Friday, May 11, 2012

Smoque BBQ

Sometimes nothing satisfies like a good ol' slab of barbecue, especially when that good ol' slab comes from a small, smokey joint in an entirely unlikely city.  But to Smoque BBQ, according to their BBQ Manifesto, Chicago isn't an unlikely city at all.  Chicago should have historically been a barbecue mecca, but for some reason it just didn't catch on.  Until Smoque BBQ, that is.

Smoque BBQ's offerings are presented on a huge chalkboard with neat, capitalized markings.  There are tons of options and a fast-paced line, so if you don't want the pressure of ordering immediately, take a deep breath and step to the side.  My group pretty much decided to get nearly everything by the time we approached and spoke with the cashier.

This was our beautiful spread of delicious meats and sides, served on two durable baking-sheet-like trays lined with parchment paper.  Keep in mind that three of the five of us had already had a first lunch at Hot Doug's.  Like eaters at a true barbecue feast, we kept utensils to a minimum.  Let's start with the meats.

First up, the St. Louis Style Ribs.  I love me some ribs, especially when they're packed with meat, extremely tender, and slathered in a meaningful sauce.  This rack had all three.  Each bite left pieces of meat between my teeth, smears of sauce on my cheeks, and a jaw that felt like it had done close to nothing to latch onto such delicious morsels of meat.  The meat was smokey and the sauce was tangy and sweet.  In a matter of minutes, the bones were clean and bare.  The generous char on these ribs easily made these my favorite.

The Pulled Pork was simply amazing.  Aromatically smokey, incredibly juicy and tender, and smartly covered with some enriching barbecue sauce.  Pulled pork can all too often be very stringy and dry, but something about this preparation made each, rich bite packed with flavor, juice, and delicious porkiness.  Of all the meats, I could see the pulled pork best as a sandwich.

The Pulled Pork took second, while the Brisket took third.  While not the absolute juiciest of the bunch, the meat was dense and tender at the same time.  Like a pork steak, the brisket was rich and satisfying.  The beautiful char on the edges of this cut gave each bite that addictive, grilled touch.  Unlike the ribs, however, I couldn't see myself eating more than a couple pieces of this cut.

For good measure, we also threw in an order of the Sausage, even though we had just eaten quite a few at Hot Doug's.  This sausage, however, was notably different, mainly because it had a stronger snap and a much more charcoal-grilled flavor.  The sausage was cooked well, but if I get to go to Smoque BBQ again, I probably wouldn't waste space that could be used to eat more of the other meats.

All of our meats came with some additional sauces.  The one on the left was a thin, tangy sauce that emphasized vinegar more than sweetness, while the one on the right was thick, sweet, and rich with just a slight tang.  They were both delicious on every piece of meat and made each order of meat taste like a duo.

The sides were spectacular.  The BBQ Beans were some of the best I've ever had.  I'm typically not a big bean person when it comes to barbecue, but these were exceptional.  The beans were fully cooked without turning into mush, and the lake of sauce was packed with that sweet, tangy, and smokey barbecue goodness.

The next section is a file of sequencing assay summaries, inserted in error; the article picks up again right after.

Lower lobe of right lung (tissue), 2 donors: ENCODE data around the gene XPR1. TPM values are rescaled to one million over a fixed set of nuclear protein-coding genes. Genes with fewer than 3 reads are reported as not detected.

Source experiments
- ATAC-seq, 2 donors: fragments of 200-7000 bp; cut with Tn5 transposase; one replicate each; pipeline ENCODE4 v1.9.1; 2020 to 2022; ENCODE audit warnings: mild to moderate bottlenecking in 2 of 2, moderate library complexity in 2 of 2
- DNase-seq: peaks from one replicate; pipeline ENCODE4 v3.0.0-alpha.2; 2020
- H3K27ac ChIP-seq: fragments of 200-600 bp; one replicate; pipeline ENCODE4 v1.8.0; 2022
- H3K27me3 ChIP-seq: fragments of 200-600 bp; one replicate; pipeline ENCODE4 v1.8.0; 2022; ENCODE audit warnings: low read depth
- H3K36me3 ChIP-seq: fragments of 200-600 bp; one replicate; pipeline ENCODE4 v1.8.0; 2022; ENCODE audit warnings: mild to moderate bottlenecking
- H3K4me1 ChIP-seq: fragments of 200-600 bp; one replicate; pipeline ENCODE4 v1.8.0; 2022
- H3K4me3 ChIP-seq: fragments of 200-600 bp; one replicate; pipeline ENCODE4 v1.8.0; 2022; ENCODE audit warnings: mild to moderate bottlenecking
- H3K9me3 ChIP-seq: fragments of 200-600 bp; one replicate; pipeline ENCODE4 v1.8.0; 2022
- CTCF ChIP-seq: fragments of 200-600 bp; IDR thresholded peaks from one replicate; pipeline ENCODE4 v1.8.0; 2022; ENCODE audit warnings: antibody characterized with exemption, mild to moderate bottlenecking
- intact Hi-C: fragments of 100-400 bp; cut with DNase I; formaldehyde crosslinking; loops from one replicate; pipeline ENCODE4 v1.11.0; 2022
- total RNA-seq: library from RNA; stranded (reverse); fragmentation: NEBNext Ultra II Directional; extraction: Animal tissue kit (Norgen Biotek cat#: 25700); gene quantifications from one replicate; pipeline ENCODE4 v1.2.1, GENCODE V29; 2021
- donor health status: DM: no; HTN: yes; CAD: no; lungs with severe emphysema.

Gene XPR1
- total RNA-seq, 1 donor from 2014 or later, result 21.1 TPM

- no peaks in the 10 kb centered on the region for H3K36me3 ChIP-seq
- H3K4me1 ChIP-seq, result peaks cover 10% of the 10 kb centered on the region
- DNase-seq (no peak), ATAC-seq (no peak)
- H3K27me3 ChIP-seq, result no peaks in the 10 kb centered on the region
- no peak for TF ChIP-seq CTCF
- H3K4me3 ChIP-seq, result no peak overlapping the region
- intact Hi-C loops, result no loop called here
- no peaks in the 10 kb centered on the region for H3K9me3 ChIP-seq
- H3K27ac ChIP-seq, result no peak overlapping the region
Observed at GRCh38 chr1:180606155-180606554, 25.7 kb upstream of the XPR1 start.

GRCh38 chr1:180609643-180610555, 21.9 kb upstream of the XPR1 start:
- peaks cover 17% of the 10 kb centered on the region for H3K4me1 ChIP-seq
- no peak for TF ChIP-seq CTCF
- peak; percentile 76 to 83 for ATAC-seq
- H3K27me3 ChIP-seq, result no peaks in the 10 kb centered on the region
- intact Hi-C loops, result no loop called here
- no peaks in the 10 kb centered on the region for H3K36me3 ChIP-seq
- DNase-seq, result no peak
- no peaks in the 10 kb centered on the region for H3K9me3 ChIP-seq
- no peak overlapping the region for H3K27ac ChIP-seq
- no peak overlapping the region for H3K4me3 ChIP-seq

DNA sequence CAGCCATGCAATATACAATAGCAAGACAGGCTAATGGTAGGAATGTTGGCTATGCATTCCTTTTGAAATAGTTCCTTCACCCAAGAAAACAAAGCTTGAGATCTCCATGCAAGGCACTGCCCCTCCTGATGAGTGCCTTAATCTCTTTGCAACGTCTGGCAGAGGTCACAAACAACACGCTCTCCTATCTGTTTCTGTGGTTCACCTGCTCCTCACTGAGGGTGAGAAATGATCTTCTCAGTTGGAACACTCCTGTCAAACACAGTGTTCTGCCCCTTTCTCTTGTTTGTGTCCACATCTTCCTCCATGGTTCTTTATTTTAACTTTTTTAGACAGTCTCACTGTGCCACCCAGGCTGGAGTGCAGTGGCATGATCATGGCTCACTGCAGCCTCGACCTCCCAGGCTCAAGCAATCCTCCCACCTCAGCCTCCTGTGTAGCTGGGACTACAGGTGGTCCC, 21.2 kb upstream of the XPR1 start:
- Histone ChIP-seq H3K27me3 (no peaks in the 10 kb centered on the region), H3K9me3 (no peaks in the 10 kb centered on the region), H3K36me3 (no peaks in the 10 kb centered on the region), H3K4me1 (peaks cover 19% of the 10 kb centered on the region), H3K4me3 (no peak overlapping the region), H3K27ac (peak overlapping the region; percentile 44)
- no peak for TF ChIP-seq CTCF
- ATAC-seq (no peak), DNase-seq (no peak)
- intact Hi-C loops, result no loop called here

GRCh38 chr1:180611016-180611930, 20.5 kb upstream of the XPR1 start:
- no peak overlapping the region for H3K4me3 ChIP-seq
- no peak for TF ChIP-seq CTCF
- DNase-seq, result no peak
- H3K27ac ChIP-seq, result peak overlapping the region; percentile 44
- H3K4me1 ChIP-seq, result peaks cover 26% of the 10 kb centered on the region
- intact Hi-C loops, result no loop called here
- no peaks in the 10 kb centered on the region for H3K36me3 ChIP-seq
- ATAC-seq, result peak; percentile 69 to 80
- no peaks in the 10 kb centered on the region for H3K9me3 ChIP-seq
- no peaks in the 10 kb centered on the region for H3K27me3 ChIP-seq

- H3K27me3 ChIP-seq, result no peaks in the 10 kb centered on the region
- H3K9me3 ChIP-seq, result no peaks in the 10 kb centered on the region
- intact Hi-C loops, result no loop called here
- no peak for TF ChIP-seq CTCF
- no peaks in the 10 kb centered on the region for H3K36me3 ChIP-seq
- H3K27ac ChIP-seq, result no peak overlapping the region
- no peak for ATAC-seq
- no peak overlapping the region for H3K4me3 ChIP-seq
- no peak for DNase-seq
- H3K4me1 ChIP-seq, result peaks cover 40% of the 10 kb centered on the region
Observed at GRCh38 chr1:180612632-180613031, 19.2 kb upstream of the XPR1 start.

I thought the Brisket Chili would be overkill (as if the rest of the meal wasn't overkill enough), but I'm glad we got it.  The brisket fared better in this chili than as a standalone cut, and the rich broth and beans made the chili the most comforting aspect of the meal, especially with the sloshy snow outside.  But beware, Texans, this ain't "real" chili, at least according to your bean-free standards.

The Macaroni and Cheese was great, mainly for its beautifully crusted and breaded ceiling.  The crunch and crisp added a ton to its underlying contents.

The macaroni itself was soft and floppy, as is the case with many macaroni and cheese preparations.  The overcooked pasta was saved, however, by its intensely creamy and cheesy flavor and the crunchy, toasted bread crumbs.

The Cole Slaw was absolutely necessary to our otherwise rich and heavy meal.  And thankfully, this cole slaw was more about vinegar than it was about mayo.  This made for a perfect, refreshing side.

The Cornbread was disappointing.  It's definitely not the worst cornbread I've had, but it's also nowhere near the best I've had.  The bread had a dry, rough, and overcooked texture that only a generous spread of butter could help.  The flavor, however, was great, packed with a particularly sweet corn taste.

The Peach Cobbler was our last side.  Sure, we probably didn't need a dessert to call this meal quits.  But we also didn't need a second lunch, did we?

The apple-crisp-like surface was insanely addictive, packed with sweet crumbs and crispy oats.  The surface opened up to tender, flavorful, melt-in-your-mouth peaches.  Comforting, not overly sweet, and appropriately small.  Now if only we could have gotten our hands on some ice cream...

Overall, I'm very glad we got to stop by this unexpected haven of smoked meats.  We returned to the brisk Chicago weather filled to the brim with warm, comforting, and meaty goodness, shocked at how little damage we had done to our wallets.

Smoque BBQ
3800 N Pulaski Rd
Suite 2
Chicago, IL 60641
(773) 545-7427

GET: St. Louis Style Ribs; Pulled Pork; BBQ Beans; Brisket Chili; Cole Slaw; Peach Cobbler.


  1. I want this. The ribs. The slaw. The beans. All of it.

  2. Nice site.

    Next time be sure to try the fries. Just about the best I've ever had.

    1. Thanks! I'll definitely have to give the fries a try next time I get around to going. Unclear why I didn't get them the first time around...


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